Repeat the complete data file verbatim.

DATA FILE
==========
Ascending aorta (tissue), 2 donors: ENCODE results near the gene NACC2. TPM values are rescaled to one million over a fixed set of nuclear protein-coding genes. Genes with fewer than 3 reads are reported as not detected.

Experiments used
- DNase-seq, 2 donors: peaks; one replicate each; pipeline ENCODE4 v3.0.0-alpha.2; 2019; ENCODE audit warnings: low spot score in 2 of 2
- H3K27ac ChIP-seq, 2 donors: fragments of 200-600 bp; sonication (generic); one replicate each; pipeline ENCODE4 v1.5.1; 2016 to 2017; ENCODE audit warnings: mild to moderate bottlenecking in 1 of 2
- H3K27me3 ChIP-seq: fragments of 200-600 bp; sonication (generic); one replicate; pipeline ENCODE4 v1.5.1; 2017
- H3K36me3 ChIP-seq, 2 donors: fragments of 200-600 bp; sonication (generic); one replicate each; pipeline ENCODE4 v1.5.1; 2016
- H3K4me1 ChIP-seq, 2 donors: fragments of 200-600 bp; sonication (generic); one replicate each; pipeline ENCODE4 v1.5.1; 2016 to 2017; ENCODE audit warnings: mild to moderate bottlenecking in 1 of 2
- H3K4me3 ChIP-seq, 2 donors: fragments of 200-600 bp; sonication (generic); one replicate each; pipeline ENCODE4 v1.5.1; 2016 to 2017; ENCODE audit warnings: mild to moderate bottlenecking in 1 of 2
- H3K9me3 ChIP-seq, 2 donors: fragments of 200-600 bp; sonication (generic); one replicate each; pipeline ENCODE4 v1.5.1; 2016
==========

Ascending aorta (tissue), 2 donors: ENCODE results near the gene NACC2. TPM values are rescaled to one million over a fixed set of nuclear protein-coding genes. Genes with fewer than 3 reads are reported as not detected.

Experiments used
- DNase-seq, 2 donors: peaks; one replicate each; pipeline ENCODE4 v3.0.0-alpha.2; 2019; ENCODE audit warnings: low spot score in 2 of 2
- H3K27ac ChIP-seq, 2 donors: fragments of 200-600 bp; sonication (generic); one replicate each; pipeline ENCODE4 v1.5.1; 2016 to 2017; ENCODE audit warnings: mild to moderate bottlenecking in 1 of 2
- H3K27me3 ChIP-seq: fragments of 200-600 bp; sonication (generic); one replicate; pipeline ENCODE4 v1.5.1; 2017
- H3K36me3 ChIP-seq, 2 donors: fragments of 200-600 bp; sonication (generic); one replicate each; pipeline ENCODE4 v1.5.1; 2016
- H3K4me1 ChIP-seq, 2 donors: fragments of 200-600 bp; sonication (generic); one replicate each; pipeline ENCODE4 v1.5.1; 2016 to 2017; ENCODE audit warnings: mild to moderate bottlenecking in 1 of 2
- H3K4me3 ChIP-seq, 2 donors: fragments of 200-600 bp; sonication (generic); one replicate each; pipeline ENCODE4 v1.5.1; 2016 to 2017; ENCODE audit warnings: mild to moderate bottlenecking in 1 of 2
- H3K9me3 ChIP-seq, 2 donors: fragments of 200-600 bp; sonication (generic); one replicate each; pipeline ENCODE4 v1.5.1; 2016